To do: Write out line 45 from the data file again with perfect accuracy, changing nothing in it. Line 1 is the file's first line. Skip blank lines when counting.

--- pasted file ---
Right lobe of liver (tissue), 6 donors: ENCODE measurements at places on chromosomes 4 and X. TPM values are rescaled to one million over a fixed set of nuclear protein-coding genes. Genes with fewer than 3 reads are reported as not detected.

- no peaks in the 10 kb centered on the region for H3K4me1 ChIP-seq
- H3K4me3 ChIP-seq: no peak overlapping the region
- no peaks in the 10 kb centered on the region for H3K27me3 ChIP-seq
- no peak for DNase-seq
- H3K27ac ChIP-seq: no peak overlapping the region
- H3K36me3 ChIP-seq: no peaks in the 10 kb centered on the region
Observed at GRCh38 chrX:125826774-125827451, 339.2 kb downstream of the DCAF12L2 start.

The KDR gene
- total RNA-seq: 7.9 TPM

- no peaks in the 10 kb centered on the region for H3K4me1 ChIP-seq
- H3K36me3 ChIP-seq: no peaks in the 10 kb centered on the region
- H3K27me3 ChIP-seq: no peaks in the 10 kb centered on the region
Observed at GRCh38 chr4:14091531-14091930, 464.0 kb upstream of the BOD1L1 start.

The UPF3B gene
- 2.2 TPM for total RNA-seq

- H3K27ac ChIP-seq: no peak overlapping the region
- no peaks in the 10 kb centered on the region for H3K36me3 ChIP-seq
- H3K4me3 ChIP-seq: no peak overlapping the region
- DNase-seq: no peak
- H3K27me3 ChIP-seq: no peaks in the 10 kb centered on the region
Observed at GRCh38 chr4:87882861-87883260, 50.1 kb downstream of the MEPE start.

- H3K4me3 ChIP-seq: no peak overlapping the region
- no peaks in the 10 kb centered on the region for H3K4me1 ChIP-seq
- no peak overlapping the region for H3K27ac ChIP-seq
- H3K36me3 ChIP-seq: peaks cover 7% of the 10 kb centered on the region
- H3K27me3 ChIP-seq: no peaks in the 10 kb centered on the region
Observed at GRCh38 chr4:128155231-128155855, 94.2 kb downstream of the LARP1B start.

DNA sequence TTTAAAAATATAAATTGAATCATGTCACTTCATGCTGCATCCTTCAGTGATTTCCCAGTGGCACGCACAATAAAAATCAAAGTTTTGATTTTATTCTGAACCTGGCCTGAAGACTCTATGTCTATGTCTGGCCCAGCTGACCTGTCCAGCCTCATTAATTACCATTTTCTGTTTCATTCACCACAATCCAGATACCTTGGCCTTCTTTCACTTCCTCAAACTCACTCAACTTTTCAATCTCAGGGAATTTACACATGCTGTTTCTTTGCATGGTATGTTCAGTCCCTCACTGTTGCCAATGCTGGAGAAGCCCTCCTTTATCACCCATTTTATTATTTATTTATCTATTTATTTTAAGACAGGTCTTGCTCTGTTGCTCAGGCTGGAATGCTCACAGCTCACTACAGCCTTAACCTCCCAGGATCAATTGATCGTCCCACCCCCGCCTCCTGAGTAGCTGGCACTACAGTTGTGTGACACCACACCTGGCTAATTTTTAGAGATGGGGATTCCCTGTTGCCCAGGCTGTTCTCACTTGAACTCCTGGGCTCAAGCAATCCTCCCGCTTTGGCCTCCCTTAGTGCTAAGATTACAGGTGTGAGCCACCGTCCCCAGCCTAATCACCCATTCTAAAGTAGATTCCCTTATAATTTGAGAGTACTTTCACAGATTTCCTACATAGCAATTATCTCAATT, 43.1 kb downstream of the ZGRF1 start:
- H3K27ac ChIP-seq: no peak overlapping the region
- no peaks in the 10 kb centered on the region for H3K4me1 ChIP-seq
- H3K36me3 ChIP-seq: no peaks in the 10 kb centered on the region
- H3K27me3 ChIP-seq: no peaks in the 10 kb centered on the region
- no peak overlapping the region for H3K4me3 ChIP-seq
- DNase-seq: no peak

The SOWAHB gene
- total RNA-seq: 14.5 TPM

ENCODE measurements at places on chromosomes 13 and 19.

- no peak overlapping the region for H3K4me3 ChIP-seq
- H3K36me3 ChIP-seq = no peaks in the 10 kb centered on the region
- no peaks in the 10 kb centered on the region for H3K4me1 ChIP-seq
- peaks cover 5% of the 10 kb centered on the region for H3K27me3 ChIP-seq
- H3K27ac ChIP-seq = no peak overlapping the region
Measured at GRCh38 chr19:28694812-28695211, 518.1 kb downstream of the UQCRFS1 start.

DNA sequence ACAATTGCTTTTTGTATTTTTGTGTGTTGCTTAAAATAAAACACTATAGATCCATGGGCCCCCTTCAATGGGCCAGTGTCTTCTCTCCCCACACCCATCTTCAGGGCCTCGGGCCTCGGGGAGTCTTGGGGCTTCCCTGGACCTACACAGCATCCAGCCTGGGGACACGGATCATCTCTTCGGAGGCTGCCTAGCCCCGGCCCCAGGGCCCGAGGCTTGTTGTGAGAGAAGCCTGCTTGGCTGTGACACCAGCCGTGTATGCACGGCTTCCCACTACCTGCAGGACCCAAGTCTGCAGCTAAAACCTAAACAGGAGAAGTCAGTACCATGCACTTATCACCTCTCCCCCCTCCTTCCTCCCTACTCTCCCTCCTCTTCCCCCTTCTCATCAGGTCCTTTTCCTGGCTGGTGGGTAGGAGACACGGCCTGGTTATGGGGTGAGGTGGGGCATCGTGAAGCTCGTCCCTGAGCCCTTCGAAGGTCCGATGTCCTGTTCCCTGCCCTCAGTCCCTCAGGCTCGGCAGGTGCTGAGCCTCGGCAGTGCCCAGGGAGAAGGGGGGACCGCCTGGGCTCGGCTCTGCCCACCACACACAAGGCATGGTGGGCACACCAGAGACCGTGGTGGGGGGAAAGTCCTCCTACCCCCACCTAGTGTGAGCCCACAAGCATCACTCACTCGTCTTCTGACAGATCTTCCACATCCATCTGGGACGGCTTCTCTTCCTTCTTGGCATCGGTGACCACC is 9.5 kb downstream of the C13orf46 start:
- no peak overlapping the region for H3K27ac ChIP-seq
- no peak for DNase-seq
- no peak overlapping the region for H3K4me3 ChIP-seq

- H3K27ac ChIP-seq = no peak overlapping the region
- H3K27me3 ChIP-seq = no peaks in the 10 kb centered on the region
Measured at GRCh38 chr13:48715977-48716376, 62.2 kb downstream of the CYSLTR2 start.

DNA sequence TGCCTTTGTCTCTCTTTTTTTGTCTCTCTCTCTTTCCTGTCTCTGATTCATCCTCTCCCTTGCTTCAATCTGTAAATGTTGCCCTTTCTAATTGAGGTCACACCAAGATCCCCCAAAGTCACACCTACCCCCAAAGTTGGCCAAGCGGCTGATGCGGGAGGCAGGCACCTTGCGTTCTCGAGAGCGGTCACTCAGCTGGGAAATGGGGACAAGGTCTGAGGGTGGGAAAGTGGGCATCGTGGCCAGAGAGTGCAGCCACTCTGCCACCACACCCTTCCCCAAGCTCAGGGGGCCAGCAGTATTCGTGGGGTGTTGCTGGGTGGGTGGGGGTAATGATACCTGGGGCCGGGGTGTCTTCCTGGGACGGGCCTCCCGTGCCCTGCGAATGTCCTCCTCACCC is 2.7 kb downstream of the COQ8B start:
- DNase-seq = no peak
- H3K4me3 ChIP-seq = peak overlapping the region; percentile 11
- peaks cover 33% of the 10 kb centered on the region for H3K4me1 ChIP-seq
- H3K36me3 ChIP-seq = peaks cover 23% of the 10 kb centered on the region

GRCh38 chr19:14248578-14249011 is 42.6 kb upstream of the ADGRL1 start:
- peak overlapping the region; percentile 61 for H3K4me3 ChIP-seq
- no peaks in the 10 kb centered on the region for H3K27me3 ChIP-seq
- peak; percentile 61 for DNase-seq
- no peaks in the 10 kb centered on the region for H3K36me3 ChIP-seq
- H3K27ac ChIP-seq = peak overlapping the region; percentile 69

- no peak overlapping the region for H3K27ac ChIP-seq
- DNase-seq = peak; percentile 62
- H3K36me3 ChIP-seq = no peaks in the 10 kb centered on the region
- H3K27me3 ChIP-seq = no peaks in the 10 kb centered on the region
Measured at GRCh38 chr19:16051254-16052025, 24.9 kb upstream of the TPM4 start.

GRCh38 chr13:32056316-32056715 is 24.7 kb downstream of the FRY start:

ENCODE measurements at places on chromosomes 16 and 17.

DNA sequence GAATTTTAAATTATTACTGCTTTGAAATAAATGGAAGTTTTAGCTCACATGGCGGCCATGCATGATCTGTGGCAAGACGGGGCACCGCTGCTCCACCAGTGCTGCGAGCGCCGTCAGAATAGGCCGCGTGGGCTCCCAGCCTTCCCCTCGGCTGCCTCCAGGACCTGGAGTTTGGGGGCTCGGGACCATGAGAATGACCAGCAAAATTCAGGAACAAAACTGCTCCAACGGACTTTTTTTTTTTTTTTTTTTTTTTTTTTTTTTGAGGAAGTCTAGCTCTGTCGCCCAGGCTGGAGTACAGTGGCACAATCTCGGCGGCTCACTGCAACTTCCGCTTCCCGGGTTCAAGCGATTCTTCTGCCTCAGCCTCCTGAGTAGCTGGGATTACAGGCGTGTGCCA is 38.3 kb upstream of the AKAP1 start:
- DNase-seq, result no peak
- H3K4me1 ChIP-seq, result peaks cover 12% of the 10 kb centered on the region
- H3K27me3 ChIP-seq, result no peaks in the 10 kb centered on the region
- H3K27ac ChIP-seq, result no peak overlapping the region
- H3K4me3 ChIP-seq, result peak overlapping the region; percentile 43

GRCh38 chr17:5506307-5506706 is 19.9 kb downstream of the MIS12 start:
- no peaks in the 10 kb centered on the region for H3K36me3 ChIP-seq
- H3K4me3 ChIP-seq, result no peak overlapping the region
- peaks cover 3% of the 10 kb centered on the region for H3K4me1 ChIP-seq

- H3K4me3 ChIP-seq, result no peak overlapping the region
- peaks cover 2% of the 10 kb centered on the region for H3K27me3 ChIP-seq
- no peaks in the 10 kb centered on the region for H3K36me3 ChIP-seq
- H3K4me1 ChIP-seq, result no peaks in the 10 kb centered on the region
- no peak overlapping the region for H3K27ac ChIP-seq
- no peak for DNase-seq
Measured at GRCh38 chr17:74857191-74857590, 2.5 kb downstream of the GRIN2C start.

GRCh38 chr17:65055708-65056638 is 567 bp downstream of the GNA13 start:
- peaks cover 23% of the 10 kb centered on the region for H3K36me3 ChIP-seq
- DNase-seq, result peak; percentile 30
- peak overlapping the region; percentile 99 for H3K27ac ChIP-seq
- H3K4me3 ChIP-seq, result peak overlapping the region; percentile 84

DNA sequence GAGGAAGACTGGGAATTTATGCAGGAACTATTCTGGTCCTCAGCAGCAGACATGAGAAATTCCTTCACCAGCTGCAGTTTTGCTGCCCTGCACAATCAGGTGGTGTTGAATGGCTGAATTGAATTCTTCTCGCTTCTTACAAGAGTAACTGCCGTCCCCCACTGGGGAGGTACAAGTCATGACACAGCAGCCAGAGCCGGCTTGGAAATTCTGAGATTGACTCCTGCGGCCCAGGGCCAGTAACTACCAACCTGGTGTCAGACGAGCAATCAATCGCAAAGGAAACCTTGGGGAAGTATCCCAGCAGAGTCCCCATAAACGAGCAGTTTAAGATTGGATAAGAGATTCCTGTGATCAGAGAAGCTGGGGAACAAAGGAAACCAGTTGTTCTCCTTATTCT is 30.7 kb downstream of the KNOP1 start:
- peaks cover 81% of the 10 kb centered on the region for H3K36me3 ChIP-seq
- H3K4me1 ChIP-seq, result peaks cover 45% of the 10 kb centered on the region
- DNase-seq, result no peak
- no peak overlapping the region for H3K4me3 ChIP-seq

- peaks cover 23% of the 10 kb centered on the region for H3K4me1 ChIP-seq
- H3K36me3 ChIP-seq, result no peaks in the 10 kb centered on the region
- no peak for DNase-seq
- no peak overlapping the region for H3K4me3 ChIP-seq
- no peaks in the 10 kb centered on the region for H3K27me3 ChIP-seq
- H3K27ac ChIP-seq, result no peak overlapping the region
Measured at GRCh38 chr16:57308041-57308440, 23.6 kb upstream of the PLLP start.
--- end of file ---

DNA sequence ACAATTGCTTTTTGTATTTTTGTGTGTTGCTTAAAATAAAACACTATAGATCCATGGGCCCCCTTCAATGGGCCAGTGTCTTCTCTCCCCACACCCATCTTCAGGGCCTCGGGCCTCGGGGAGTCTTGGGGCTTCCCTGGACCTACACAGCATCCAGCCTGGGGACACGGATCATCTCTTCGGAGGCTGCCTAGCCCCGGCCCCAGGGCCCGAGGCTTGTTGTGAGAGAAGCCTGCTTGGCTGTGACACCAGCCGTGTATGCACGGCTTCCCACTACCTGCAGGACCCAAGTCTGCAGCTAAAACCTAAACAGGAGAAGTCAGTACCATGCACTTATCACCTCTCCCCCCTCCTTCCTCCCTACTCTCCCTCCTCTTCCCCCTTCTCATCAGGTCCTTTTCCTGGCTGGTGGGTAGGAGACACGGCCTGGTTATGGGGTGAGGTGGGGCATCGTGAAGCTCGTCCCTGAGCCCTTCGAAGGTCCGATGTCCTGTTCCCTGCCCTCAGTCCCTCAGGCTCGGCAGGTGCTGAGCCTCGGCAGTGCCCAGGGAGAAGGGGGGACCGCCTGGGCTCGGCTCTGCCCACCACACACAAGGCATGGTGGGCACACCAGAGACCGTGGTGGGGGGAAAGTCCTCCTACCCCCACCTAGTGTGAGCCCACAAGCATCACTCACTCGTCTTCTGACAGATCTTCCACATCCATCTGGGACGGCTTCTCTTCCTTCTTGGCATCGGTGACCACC is 9.5 kb downstream of the C13orf46 start: